Many Young Adults Avoidsaving for Retirement

By Choe, Stan | Telegraph - Herald (Dubuque), October 15, 2016 | Go to article overview

Many Young Adults Avoidsaving for Retirement


Choe, Stan, Telegraph - Herald (Dubuque)


Young Americans with even just $1 saved for retirement are ahead of the pack.

Forty-eight percent of all Americans aged 18 to 30 have zero in retirement savings and no access to a traditional pension, according to a GenForward poll by the Black Youth Project at the University of Chicago with the Associated Press-NORC Center for Public Affairs Research.

The youngest in that group are more likely to still be in school, but the trend also holds for those in their late 20s. More than 4 in 10 of those aged 25 to 30 have nothing for retirement.

These same Americans are part of a generation whose future retirements, if they happen at all, will be more dependent on their personal savings. That's because traditional pensions are becoming more and more rare. Only 7 percent of those surveyed say they are in line to receive the coveted benefit, which promises to pay a set amount monthly after retirement.

Plus, young Americans are likely to get less in Social Security benefits than their parents or grandparents. The age to receive full Social Security benefits is climbing, up to 67 from 66. And most young Americans don't have much faith in the Social Security system to begin with. Only 5 percent say they're very confident in it, and 28 percent say they're somewhat confident.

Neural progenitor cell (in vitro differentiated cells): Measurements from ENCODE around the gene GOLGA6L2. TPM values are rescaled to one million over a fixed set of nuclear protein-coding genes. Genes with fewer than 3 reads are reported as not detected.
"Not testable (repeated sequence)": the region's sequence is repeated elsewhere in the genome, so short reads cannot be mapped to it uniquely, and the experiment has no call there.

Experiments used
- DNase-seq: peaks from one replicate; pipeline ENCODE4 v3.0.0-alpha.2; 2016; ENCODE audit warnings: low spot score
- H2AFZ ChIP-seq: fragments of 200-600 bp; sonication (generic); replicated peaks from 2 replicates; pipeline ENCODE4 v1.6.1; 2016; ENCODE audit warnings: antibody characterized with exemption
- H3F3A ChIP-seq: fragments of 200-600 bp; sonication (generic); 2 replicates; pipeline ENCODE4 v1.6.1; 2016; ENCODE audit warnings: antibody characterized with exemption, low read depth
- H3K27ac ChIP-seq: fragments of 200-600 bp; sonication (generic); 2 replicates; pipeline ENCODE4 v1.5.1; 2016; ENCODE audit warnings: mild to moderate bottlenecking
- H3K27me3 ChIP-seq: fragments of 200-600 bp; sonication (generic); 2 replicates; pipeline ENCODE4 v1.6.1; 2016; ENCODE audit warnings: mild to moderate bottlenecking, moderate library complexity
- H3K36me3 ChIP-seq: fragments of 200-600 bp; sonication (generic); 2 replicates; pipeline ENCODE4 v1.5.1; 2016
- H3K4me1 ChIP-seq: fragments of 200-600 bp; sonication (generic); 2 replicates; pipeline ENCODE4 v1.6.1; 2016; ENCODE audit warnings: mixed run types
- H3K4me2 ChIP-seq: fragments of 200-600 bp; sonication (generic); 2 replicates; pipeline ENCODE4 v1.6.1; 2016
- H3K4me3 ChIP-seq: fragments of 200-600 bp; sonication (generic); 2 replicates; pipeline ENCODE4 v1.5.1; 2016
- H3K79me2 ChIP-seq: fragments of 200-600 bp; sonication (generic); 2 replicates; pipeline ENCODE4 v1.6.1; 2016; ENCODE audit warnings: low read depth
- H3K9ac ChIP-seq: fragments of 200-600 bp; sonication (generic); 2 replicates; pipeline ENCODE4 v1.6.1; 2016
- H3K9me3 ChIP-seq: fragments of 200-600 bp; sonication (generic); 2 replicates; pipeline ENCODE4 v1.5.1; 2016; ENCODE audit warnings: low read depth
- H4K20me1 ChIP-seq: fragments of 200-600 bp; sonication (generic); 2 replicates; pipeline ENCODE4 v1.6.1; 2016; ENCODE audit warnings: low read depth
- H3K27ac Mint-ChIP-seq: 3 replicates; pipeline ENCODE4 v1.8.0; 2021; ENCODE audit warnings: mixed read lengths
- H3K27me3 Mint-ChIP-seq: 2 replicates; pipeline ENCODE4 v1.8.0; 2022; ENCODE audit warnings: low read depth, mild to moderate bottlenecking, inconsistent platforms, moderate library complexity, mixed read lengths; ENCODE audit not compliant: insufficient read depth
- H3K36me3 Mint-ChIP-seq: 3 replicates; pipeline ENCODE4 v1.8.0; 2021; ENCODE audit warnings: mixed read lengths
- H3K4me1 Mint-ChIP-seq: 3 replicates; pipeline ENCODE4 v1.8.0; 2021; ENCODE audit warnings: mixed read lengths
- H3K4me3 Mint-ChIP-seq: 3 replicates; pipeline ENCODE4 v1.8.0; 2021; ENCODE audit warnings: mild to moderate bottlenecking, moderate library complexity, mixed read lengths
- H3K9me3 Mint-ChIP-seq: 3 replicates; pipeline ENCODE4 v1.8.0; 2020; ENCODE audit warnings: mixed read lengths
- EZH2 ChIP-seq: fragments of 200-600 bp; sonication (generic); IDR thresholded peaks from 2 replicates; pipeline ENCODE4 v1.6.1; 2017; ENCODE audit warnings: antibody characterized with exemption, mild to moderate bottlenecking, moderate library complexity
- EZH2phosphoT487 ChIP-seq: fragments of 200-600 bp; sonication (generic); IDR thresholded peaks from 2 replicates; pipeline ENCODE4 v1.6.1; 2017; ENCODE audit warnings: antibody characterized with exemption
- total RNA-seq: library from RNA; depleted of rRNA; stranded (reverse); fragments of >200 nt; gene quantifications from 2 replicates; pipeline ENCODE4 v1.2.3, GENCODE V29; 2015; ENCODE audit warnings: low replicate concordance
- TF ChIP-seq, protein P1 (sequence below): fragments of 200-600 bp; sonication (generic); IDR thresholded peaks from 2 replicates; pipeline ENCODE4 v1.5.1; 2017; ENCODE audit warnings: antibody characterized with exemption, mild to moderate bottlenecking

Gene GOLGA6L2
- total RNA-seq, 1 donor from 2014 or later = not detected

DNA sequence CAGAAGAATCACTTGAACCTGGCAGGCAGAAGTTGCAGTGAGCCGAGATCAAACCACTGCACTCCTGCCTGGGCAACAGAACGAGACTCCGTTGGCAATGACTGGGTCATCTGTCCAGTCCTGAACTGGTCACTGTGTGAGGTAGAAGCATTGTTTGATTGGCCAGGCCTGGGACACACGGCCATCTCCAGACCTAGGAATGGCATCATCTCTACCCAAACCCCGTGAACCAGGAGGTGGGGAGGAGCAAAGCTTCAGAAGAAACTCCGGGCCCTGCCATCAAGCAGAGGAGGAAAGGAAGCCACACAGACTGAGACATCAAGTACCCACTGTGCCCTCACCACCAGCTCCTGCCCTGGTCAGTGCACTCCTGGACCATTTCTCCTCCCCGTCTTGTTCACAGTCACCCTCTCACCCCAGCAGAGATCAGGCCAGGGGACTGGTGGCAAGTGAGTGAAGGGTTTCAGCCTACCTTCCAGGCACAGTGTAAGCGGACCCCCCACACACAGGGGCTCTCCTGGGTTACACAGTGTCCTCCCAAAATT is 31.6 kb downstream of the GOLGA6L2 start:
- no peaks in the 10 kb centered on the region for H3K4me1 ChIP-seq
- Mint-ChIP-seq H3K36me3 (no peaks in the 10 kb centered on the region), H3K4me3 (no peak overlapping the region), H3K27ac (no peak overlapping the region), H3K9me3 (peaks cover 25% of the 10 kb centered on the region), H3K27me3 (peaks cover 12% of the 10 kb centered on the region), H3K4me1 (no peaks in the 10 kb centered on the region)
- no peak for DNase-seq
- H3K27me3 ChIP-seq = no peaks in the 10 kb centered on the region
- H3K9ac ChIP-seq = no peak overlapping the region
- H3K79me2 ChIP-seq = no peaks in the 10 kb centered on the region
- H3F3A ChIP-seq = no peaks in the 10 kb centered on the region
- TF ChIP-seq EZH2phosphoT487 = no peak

Despite all that, a majority of young Americans still say they are confident that they'll have enough to retire when they want to. African Americans, Asian Americans and white Americans have similar levels of confidence, between 53 percent and 56 percent. Latinos are an exception. Only 43 percent say they're very or somewhat confident.

"I feel pretty good about our future," says Shavonne Henry, a 26- year-old who lives in Vancouver, Wash., with her 25-year-old husband and children. They have some saved up in a 401(k) through her husband's work and a rolled-over 401(k) account from her old job.

"The reason we got to saving at all was I took a finance class in college, and part of the course was: If you want to have the kind of retirement you want to have, you should start saving at 20," she says. "I don't think that's talked about enough."

More employers are looking to give their workers, young and old, a nudge to start saving for retirement by automatically enrolling them in 401(k) plans. …

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